Kendall Swafford of Up Up & Away! in Cincinnati, Ohio saw the news about WizKids closing and Upper Deck layoffs (see “Topps Shuts Down WizKids” and “Upper Deck Lays Off 40”) and says he’s sorry that people are losing jobs, but the companies are “reaping what they've sown:”


I'm the first to admit I don't play any of the games I sell.  Never been a gamer; I've always been a comic fan.  Not that the two are mutually exclusive, I just happen to fall on the comic book side of the fence in my store.  My store is 70% comics and related merchandise, and 30% games and related merchandise.  Anyway, besides the obvious economic concerns I have regarding WizKids shutting down and Upper Deck laying off, I feel like they're both reaping what they've sown.


First, let me say that I hate to see anyone lose their job in this, or any other industry.  It weakens all of us when that happens.  But let's take a look at each company in kind, from this one retailer's point of view.  I think WizKids is a victim of two separate issues, only one of which they had any control over.  As recently as two years ago, the HeroClix price point was $7.99, and as such we had as many kids playing the game as adults.  Several releases later, the price point is $11.99.  What does the extra four bucks get ya?  One more fig, no checklist and a cheaply printed stat card!  At $11.99, the kids left the game en masse as WizKids chose to run 11 sealed events in 11 weeks.  With sales tax, that's over $280 just to participate in the Secret Invasion sealed event!  And the prize?  A lousy card!  As a retailer, I love sealed events, since I really don't feel like running a clubhouse for deadbeats that play but never pay, but 11 in 11 weeks was just too much for most.  So the perfect storm of bad decisions was brewing for WizKids.


The other factor that prompted their demise was out of their control to some extent.  I think consumers have grown weary of the “blind” collectible miniatures format.  Twelve bucks ($15 for Wizards of the Coast) for a handful of figs, and you don't know what you're gonna get.  It's worked for several years, but fans of any of these games have grown tired of the shell game.  I've seen it with D&D, Star Wars and now HeroClix.  WizKids had the advantage for several years, as a $7 or $8 price point made it an easier impulse decision to buy blind.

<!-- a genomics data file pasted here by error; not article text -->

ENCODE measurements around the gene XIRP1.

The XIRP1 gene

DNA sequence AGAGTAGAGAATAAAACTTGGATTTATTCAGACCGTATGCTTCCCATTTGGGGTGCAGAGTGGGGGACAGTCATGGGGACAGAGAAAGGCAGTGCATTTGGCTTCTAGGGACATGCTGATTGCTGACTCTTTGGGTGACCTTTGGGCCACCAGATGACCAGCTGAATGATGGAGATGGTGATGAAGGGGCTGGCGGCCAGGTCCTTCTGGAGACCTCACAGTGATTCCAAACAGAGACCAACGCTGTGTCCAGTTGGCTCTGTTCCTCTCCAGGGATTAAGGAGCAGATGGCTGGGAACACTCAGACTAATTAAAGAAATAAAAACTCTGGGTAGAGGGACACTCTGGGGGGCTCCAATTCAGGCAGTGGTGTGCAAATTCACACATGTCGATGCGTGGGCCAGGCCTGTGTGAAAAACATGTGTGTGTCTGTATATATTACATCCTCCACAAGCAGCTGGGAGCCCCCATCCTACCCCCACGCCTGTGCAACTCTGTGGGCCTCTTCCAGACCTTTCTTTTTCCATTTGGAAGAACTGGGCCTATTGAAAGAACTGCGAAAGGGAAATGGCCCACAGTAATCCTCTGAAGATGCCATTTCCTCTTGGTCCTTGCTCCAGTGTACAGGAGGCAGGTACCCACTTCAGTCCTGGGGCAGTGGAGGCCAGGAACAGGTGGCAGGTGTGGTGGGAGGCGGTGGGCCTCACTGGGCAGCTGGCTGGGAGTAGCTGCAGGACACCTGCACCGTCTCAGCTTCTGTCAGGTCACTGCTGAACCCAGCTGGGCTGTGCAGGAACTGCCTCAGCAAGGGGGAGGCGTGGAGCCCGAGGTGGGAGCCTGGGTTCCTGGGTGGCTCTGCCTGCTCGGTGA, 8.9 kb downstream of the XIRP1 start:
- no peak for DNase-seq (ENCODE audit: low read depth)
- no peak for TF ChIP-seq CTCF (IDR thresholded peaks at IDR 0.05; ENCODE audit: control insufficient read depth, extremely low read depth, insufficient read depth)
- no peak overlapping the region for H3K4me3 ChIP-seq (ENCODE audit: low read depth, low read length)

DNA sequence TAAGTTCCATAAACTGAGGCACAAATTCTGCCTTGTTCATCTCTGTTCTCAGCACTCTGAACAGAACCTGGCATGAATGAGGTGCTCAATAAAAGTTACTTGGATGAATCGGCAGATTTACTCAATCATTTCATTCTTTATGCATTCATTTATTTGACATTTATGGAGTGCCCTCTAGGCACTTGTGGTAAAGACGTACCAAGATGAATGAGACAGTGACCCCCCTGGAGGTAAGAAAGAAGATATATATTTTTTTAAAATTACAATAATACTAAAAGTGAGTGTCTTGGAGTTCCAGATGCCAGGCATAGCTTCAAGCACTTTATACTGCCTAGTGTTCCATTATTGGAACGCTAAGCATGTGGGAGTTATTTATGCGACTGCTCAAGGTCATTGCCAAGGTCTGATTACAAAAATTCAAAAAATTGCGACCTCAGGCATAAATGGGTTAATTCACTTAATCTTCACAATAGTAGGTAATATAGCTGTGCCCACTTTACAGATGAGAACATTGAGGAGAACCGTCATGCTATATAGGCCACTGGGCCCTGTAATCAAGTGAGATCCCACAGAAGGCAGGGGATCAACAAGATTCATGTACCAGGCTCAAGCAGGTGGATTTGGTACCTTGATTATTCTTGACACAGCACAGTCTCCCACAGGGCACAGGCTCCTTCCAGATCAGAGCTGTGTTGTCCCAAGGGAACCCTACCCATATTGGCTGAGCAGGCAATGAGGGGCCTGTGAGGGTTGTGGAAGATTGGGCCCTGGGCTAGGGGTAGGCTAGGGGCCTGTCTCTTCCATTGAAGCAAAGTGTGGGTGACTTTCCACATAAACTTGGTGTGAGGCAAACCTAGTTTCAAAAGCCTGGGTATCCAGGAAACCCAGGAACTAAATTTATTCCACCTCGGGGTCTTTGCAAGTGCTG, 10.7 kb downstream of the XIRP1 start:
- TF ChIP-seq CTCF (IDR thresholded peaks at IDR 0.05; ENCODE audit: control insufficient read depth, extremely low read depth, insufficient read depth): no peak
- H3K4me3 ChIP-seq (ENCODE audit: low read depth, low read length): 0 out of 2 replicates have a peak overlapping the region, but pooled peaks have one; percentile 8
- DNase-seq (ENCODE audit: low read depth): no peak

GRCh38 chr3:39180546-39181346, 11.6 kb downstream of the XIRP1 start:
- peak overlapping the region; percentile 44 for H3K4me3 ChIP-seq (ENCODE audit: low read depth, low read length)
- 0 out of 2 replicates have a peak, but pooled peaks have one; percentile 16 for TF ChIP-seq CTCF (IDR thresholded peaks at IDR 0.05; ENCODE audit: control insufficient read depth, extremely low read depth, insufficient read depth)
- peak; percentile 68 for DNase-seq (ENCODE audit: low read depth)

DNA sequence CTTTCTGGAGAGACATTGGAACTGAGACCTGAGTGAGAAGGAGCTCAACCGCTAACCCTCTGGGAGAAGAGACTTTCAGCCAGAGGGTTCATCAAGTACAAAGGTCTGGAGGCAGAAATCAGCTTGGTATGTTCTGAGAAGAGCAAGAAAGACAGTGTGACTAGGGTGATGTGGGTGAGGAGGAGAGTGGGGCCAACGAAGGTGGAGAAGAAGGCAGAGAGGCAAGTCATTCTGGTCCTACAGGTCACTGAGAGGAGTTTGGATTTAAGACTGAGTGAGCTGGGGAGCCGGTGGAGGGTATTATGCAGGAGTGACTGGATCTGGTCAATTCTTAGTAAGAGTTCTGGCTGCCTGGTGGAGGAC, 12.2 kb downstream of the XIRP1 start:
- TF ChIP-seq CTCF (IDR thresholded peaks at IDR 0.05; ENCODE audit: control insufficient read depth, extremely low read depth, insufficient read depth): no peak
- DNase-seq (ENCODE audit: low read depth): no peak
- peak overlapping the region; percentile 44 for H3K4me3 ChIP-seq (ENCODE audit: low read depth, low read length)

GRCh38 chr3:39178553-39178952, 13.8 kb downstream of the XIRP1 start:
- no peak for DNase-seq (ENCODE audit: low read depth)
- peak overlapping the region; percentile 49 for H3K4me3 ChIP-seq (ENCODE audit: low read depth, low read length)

The format has run its course, accept it.  Nearly every game has a life span, which is a notion that the gaming industry at large is loathe to accept.  For every Monopoly, Magic: The Gathering or D&D that lives a long, healthy life, we're inundated with hundreds of wannabes.  Some are fun for a while, many are mere copycats, but most are trying to milk a dry cow.  If Pinata is successful in buying the HeroClix brand, here's hoping it's not the same old same old.  But with a former WizKids brand manager at the helm, I fear it may be exactly that.


As for Upper Deck, a large part of me hopes they fail miserably, and go down in flames.  Again, I truly hope for the sake of their employees this it not the case, but no company deserves it more than Upper Deck.  Case in point; WoW Miniatures.  Orders nationwide were severely allocated, by 50% or more according to anecdotal information from distributors.  Upper Deck loves to artificially manufacture demand for its products, and what better way to do that than produce far less than they have orders for.  Upper Deck expects hobby stores to support their product by doing what hobby stores do; in-store demos, in-store game play, etc... to keep the fan base rabid. 


But Upper Deck will sell us out for Wal-Mart or Target in a heartbeat every time!  Try telling a Target manager that you want to sit down at a table and chairs (provided by Target) and play one of their games that you may or may not have bought from Target, simply because you may (or may not) have shopped there once in your life, and therefore you deserve to have a place to play.  Yeah, I can hear the laughter coming from Target stores nationwide!  But that's A) the sense of entitlement that many gamers seem to have and B) exactly what companies like Upper Deck expect hobby stores to do.  And yet the mass market volume dealers get the product sooner and cheaper, and in greater supply.  And yes, I understand the economies of scale, and the luxuries that come with it.  Just don't expect me to feel bad that Upper Deck, and game manufacturers like them are falling on hard times.  "For they sow the wind, and they reap the whirlwind."


These are heady times for the gaming industry. I fear the bloodbath has just begun.


The opinions expressed in this Talk Back article are solely those of the writer, and do not necessarily reflect the views of the editorial staff of